The biological function of the SGC is only partially elucidated. Supra-physiological expression of α-sarcoglycan is not toxic but γ-sarcoglycan over-expression leads to severe muscle disease (53,54). Dystrophin domain structure also modulates SGC function. In the presence of the full-length dystrophin protein, the SGC help maintain membrane stability by strengthening β-dystroglycan/dystrophin and/or β-dystroglycan/α-dystroglycan interactions (3). However, an intact SGC provides minimal protection in the presence of the shorter N-terminal domain truncated dystrophin isoforms such as Dp71 and Dp116 (31–34,55,56). The results presented here shed new light on our understanding of SGC function and suggest that sub-physiological SGC expression plays an essential role in maintaining the mild phenotype in mdx mice.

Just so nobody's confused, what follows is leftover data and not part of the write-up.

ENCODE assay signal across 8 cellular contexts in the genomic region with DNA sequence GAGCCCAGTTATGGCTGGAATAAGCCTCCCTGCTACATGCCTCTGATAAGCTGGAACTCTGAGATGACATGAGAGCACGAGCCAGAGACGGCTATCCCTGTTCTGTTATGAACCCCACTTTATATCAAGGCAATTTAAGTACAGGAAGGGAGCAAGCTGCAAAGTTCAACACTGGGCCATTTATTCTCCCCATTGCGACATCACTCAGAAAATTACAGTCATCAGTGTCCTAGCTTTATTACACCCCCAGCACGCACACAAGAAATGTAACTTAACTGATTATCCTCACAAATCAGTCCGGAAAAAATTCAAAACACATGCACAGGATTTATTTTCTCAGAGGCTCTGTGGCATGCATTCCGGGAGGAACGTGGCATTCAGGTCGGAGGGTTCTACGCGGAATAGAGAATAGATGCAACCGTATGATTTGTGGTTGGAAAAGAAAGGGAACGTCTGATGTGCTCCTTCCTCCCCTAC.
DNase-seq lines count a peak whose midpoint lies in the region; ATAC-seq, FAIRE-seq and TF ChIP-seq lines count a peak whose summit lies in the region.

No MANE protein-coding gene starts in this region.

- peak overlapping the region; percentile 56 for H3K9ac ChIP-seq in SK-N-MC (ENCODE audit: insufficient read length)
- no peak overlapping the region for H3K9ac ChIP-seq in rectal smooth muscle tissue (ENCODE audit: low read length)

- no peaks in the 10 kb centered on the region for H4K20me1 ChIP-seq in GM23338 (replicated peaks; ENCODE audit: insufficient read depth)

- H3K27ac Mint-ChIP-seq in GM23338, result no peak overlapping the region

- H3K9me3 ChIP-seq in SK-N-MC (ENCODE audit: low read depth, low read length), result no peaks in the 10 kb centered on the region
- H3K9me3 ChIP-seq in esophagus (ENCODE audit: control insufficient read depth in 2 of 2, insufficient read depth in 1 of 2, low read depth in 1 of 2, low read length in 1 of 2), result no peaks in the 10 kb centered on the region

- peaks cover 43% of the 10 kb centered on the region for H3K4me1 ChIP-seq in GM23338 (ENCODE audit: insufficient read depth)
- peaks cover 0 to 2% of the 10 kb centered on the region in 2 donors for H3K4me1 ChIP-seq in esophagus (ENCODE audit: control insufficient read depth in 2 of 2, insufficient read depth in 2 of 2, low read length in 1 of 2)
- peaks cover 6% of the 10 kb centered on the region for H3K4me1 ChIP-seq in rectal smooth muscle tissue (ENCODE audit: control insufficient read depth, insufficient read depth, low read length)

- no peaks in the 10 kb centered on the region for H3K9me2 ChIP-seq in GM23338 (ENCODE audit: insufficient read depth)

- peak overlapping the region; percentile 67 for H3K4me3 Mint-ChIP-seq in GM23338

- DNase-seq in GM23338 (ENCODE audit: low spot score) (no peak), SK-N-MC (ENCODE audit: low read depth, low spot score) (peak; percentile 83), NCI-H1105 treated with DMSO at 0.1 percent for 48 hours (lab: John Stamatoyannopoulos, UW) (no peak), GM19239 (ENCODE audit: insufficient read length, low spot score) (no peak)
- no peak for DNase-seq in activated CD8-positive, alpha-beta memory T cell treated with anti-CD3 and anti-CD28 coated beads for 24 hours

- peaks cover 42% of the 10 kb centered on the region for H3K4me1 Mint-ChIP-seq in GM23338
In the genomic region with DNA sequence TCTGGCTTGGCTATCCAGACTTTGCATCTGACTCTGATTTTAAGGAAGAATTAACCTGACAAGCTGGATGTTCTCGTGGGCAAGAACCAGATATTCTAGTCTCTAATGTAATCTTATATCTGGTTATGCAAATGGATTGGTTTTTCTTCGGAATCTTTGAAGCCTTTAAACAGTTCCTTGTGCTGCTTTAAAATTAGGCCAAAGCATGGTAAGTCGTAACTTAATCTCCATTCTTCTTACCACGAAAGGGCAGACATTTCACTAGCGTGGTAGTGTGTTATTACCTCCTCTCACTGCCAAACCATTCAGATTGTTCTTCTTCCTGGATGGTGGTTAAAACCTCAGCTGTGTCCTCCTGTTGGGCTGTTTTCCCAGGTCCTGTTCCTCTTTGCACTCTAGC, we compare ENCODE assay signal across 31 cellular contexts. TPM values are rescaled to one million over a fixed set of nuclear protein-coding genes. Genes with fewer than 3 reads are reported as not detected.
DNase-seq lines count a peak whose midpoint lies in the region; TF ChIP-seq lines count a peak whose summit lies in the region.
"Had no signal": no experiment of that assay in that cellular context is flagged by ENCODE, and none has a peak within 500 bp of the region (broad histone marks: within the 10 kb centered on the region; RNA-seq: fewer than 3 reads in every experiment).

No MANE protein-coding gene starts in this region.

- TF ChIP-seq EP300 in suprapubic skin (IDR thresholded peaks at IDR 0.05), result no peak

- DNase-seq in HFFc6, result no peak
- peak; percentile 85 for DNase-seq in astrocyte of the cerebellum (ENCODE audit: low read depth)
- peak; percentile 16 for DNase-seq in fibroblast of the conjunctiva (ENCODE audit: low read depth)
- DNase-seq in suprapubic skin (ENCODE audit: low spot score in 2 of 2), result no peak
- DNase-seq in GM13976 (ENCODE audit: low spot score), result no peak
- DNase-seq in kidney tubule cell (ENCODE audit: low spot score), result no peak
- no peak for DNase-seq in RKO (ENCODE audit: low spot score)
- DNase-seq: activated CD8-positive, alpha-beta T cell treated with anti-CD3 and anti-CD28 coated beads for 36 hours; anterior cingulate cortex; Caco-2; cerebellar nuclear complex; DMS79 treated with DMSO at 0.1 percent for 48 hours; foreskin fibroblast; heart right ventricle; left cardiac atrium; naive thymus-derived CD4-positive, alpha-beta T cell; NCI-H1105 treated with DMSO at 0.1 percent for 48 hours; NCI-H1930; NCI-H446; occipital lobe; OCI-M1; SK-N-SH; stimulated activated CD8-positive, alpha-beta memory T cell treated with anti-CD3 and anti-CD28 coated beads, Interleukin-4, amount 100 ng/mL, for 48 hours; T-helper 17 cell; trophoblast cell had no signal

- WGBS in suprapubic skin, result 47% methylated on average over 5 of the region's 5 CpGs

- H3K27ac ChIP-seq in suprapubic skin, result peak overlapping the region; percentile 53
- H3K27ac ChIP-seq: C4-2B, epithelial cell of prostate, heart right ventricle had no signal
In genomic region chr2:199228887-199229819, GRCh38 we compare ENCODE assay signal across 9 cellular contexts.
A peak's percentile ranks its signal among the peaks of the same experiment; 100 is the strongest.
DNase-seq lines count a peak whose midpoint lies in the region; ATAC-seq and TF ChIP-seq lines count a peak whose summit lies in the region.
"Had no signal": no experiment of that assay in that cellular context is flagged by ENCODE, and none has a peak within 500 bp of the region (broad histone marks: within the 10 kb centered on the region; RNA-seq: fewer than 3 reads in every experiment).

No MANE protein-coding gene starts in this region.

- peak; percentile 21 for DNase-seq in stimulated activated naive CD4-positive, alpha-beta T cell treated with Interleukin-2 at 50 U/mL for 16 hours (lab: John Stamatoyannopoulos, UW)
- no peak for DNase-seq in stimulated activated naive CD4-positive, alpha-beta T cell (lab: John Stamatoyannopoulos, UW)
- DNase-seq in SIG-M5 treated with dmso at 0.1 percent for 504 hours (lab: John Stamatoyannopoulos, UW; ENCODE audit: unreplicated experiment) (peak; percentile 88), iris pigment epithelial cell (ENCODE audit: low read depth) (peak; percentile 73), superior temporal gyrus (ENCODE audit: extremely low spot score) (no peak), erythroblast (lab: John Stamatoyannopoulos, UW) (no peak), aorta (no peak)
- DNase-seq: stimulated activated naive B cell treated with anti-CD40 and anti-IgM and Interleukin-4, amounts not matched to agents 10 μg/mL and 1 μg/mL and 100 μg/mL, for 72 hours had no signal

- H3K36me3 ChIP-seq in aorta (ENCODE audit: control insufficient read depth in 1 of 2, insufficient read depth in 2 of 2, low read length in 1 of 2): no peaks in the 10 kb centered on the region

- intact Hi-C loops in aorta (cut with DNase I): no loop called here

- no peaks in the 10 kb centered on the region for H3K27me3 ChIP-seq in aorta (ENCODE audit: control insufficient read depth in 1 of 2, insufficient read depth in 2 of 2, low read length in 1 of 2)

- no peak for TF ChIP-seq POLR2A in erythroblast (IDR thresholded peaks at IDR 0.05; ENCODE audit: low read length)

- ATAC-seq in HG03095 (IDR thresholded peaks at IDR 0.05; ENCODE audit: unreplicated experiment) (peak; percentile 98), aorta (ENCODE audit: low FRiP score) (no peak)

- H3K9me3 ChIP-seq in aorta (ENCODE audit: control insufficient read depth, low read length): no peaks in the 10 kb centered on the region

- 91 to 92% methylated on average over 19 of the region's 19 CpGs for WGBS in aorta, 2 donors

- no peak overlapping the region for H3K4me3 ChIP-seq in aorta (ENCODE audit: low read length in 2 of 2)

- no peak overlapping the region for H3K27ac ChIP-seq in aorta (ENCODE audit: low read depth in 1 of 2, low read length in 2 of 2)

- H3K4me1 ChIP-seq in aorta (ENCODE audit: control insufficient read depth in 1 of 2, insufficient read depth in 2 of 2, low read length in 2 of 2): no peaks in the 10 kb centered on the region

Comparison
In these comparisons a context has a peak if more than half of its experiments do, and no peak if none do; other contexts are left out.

Phenotypic variations have been reported in DMD patients who carry the same mutation. In one extreme case, Winnard et al. (57) described three patients who were mildly, moderately and severely affected, respectively. Interestingly, all three patients had exactly the same exon 3–7 deletion which disrupted the reading frame (57). Similar findings have also been reported by Beggs et al. (10). More recently, a patient with undetectable dystrophin expression was found to have a mild clinical course and a Golden Retriever muscular dystrophy dog was found to have normal strength despite the absence of dystrophin (58,59). Collectively, these studies suggest the existence of genetic modifiers in muscular dystrophy (13). Because of the structure and/or function similarity, utrophin and integrin have been considered as the most obvious genetic modifiers for DMD. However, changes in utrophin and integrin alone cannot explain all clinical cases (60,61). In this regard, recent studies have identified additional modifiers such as myostatin, insulin-like growth factor and neuronal nitric oxide synthase (13). Our results suggest that residual SGC expression could represent another important, yet unappreciated modifier in DMD.